Perth Skipper Convicted of Illegally Selling Alcohol on a Cruise Linked to Man's Death

By ,   December 22, 2016 ,   Accidents

The former skipper and owner of a Perth charter boat was convicted of illegally selling booze on a cruise linked to the peculiar death of a man.

Perth Skipper Convicted31-year-old Daniel Lippiatt and his company Dolphin Dive were hired in October 2014 by home loan company Pepper to take around 30 mortgage brokers on a 7-hour cruise from Fremantle to Rottnest.

The body of one of the passengers, Damien Mills, was found off Leighton Beach the next day, and his family alleges he fell overboard during the cruise.

Lippiatt was charged with unlawfully selling two cartons of beer to the passengers.

He maintained he provided the beer as a gift, however he and his company have been found guilty of three charges, including allowing the boat to be used as "a resort for the consumption of alcohol".

Magistrate Martin Flynn ruled that after a particular type of beer started running out, Lippiatt agreed with one of the home loan company's employees to provide the cartons in return for money from a security deposit.

Passengers testified that people became "inebriated" as the cruise progressed, and Magistrate Flynn said he was satisfied the some of the men on board were drunk.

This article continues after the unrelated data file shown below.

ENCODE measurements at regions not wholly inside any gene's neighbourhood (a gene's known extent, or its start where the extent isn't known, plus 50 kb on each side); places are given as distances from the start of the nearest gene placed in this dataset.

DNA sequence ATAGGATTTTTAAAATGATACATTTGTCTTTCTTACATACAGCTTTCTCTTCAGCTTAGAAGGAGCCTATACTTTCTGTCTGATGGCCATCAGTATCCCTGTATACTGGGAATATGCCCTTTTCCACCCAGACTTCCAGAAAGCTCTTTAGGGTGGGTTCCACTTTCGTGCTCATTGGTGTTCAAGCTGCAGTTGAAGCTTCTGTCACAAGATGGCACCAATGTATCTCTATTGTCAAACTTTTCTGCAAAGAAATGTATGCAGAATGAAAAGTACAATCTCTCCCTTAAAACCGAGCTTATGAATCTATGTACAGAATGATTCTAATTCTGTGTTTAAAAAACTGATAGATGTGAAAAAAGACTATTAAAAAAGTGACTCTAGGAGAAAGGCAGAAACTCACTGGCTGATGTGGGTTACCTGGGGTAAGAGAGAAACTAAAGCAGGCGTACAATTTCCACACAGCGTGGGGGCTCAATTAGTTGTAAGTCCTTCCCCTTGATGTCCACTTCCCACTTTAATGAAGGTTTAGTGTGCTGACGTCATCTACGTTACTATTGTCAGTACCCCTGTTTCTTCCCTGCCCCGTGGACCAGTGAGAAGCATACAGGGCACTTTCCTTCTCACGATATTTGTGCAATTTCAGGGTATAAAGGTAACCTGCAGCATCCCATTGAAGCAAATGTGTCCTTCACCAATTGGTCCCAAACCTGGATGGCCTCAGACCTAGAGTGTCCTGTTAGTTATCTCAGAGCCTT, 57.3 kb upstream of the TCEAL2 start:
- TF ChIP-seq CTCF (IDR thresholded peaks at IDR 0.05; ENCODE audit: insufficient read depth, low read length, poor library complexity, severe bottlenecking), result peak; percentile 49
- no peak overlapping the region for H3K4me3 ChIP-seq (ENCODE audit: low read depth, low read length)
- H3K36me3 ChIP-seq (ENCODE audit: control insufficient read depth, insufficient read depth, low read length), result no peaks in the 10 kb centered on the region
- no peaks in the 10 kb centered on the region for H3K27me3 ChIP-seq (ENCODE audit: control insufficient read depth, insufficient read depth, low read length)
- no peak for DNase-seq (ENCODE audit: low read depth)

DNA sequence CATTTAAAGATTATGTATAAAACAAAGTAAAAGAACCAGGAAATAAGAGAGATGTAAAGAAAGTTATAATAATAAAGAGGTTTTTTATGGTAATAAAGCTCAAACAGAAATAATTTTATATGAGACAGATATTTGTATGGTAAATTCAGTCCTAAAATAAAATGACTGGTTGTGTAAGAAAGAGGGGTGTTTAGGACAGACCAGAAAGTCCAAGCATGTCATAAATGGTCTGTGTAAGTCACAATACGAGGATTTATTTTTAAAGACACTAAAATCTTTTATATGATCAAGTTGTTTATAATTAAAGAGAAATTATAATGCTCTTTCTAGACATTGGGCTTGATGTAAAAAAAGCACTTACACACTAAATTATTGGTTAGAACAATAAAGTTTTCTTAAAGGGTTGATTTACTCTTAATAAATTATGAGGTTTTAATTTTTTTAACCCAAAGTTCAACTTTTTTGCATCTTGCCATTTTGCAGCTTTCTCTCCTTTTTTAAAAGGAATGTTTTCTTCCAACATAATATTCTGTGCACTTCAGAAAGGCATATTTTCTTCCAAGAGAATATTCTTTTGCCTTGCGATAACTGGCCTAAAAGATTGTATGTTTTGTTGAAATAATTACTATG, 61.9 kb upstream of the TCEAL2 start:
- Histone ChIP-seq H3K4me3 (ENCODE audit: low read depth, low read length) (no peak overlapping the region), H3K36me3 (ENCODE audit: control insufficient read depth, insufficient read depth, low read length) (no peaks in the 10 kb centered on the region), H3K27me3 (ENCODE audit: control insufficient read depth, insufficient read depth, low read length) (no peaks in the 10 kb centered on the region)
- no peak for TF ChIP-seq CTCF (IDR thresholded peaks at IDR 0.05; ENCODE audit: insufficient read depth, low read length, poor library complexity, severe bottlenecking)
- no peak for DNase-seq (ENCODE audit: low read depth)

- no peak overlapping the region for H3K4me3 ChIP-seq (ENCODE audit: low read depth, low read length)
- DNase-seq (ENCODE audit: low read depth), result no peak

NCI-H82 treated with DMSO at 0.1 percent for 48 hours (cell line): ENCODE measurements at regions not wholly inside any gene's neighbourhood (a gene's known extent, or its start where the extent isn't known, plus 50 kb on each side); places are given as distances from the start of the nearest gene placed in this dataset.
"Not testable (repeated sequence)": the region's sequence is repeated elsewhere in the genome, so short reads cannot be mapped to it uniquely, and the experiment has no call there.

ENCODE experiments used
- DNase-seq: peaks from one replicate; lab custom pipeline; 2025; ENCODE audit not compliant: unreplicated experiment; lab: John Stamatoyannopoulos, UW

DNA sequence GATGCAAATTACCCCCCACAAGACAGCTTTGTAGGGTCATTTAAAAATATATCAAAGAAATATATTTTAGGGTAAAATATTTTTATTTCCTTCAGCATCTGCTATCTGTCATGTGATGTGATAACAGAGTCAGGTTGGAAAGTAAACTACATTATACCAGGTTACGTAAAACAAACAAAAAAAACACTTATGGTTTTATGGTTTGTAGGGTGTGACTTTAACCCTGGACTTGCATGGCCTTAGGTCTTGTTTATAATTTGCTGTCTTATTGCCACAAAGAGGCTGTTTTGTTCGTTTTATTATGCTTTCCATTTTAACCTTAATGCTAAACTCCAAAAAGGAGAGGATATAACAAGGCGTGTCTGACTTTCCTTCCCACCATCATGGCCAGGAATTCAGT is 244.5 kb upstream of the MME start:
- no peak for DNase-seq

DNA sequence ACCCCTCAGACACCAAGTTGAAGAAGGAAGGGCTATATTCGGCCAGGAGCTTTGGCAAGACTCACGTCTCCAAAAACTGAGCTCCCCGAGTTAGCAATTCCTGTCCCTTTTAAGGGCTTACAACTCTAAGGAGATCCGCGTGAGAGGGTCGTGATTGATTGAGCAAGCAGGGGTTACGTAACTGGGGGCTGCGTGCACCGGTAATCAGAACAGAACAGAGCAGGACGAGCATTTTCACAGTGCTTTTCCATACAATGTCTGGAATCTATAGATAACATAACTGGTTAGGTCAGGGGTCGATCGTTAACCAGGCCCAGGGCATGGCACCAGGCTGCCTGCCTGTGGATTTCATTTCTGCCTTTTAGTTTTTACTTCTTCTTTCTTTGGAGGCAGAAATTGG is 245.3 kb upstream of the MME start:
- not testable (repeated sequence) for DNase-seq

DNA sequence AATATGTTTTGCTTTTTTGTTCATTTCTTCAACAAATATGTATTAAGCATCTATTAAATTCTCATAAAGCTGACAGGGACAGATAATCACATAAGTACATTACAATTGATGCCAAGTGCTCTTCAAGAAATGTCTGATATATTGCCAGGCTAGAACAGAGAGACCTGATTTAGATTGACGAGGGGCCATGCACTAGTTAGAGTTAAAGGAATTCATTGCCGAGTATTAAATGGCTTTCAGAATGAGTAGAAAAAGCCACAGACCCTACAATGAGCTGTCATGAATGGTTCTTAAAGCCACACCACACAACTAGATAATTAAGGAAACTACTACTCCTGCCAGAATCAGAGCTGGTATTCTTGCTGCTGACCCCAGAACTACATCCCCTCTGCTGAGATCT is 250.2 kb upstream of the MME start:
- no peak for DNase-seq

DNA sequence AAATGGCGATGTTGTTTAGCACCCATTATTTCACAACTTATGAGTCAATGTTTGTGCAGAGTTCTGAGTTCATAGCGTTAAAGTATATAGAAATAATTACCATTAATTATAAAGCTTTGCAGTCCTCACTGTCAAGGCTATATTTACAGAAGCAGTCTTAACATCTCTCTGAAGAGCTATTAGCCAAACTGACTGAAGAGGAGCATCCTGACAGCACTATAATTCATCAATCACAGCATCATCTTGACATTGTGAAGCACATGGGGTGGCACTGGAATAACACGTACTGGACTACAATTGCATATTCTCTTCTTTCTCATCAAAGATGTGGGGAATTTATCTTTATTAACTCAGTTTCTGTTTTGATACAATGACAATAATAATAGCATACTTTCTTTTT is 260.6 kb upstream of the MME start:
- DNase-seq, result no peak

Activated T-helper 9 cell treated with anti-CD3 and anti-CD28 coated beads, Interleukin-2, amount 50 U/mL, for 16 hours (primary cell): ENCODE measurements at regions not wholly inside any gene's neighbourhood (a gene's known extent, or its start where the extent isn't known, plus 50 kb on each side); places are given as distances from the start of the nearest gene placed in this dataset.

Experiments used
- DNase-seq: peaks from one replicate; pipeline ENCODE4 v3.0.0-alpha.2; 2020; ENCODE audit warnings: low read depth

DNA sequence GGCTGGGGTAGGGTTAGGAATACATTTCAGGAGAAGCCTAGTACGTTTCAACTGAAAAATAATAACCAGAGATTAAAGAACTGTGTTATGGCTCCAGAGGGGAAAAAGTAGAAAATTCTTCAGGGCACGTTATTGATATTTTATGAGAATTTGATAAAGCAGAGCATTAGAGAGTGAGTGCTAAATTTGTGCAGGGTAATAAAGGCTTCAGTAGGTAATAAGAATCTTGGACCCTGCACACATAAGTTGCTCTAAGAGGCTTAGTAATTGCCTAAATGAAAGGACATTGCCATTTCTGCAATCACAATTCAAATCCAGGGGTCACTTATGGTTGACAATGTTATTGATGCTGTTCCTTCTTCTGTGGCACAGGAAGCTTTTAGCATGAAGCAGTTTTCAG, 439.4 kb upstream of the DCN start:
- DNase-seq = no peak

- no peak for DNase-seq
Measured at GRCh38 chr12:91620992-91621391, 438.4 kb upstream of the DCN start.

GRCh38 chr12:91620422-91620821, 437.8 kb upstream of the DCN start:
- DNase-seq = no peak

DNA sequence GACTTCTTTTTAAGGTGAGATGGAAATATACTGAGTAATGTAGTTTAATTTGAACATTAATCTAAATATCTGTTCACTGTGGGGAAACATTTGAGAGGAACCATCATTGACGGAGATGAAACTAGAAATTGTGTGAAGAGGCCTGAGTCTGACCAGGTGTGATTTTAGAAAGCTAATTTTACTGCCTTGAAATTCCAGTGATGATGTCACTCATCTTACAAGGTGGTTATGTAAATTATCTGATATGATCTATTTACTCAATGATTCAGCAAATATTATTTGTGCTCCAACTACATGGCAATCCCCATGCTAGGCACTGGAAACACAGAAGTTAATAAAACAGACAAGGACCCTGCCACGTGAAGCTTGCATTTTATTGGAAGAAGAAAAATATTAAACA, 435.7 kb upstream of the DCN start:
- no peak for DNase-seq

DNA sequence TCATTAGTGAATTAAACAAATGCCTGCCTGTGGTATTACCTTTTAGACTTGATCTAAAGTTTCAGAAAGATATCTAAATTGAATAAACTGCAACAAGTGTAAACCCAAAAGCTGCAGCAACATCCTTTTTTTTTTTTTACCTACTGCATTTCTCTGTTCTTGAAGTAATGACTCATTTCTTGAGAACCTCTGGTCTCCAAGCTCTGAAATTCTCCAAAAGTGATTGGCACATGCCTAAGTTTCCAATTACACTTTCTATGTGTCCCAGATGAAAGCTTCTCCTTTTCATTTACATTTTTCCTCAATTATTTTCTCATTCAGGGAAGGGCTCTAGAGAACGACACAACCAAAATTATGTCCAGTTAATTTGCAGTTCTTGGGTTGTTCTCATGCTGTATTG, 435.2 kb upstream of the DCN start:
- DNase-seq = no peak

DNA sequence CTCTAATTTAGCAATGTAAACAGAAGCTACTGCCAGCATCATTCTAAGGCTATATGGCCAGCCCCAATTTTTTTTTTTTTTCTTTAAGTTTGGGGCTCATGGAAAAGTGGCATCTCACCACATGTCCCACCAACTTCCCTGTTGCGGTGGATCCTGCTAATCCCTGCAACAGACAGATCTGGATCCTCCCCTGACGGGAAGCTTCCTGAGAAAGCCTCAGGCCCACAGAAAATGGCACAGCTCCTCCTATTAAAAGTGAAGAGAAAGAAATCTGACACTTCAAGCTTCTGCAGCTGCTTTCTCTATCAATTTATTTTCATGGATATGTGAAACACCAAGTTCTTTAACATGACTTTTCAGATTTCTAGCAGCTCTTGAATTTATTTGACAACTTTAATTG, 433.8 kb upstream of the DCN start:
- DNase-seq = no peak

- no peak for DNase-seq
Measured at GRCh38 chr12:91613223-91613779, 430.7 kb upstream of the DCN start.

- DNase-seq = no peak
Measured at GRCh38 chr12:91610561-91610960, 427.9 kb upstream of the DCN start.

However, he said he accepted Lippiatt's concern was for the "physical safety" of the passengers and that the amount of alcohol provided was small.

Magistrate Flynn imposed a total fine of $6,500 but granted Lippiatt a spent conviction, meaning he does not have to disclose it to anyone.

Lippiatt's lawyer Darren Jones told the court Lippiatt was no longer in the cruise business as a result of events from that day, and had sold the three boats he owned.

Mr Jones said the recording of a conviction would jeopardise his client's voluntary work as a paramedic, and also revealed Lippiatt was being sued by Mr Mills' family.

Perth Skipper ConvictedOutside the court, Mr Mills' father-in-law Jim Irvine said an inquest into the death was due to be held in mid-2017.

He said he and other members of the family had attended Lippiatt's trial to try to find answers about his son-in-law's death.

"We felt we had to sit through it. There's no winners in this case, and we don't get any great joy out of what happened here today," he said.

"It's not about revenge, it's about purely finding out what happened on that boat on that day."

Mr Irvine said nobody from the charter boat company had ever contacted the family, and Mr Mills' wife Nicole was still suffering.

"I'd have to say Nicole is in a worse state now than when it happened two years ago ... Nicole is our priority," he said.

For reports on other cruise ship accidents see at CruiseMinus.com.

Source: abc.net.au